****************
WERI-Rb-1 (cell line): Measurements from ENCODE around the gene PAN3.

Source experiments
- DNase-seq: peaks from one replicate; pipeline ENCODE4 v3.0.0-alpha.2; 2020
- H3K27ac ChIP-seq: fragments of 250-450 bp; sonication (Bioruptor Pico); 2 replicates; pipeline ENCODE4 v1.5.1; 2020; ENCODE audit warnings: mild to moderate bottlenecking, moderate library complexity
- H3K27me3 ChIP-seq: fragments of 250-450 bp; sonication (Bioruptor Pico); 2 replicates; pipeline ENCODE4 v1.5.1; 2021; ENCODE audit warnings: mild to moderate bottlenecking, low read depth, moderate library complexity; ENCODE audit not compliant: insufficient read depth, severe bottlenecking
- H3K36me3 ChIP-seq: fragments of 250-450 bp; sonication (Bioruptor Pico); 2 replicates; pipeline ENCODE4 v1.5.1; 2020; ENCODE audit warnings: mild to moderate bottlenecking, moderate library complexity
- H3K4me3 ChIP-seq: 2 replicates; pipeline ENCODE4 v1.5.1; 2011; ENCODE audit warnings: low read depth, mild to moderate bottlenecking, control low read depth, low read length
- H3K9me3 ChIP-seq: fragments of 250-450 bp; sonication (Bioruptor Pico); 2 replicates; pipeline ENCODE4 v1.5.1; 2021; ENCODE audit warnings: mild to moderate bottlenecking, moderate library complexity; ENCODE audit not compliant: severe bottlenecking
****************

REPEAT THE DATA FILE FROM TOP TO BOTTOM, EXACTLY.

WERI-Rb-1 (cell line): Measurements from ENCODE around the gene PAN3.

Source experiments
- DNase-seq: peaks from one replicate; pipeline ENCODE4 v3.0.0-alpha.2; 2020
- H3K27ac ChIP-seq: fragments of 250-450 bp; sonication (Bioruptor Pico); 2 replicates; pipeline ENCODE4 v1.5.1; 2020; ENCODE audit warnings: mild to moderate bottlenecking, moderate library complexity
- H3K27me3 ChIP-seq: fragments of 250-450 bp; sonication (Bioruptor Pico); 2 replicates; pipeline ENCODE4 v1.5.1; 2021; ENCODE audit warnings: mild to moderate bottlenecking, low read depth, moderate library complexity; ENCODE audit not compliant: insufficient read depth, severe bottlenecking
- H3K36me3 ChIP-seq: fragments of 250-450 bp; sonication (Bioruptor Pico); 2 replicates; pipeline ENCODE4 v1.5.1; 2020; ENCODE audit warnings: mild to moderate bottlenecking, moderate library complexity
- H3K4me3 ChIP-seq: 2 replicates; pipeline ENCODE4 v1.5.1; 2011; ENCODE audit warnings: low read depth, mild to moderate bottlenecking, control low read depth, low read length
- H3K9me3 ChIP-seq: fragments of 250-450 bp; sonication (Bioruptor Pico); 2 replicates; pipeline ENCODE4 v1.5.1; 2021; ENCODE audit warnings: mild to moderate bottlenecking, moderate library complexity; ENCODE audit not compliant: severe bottlenecking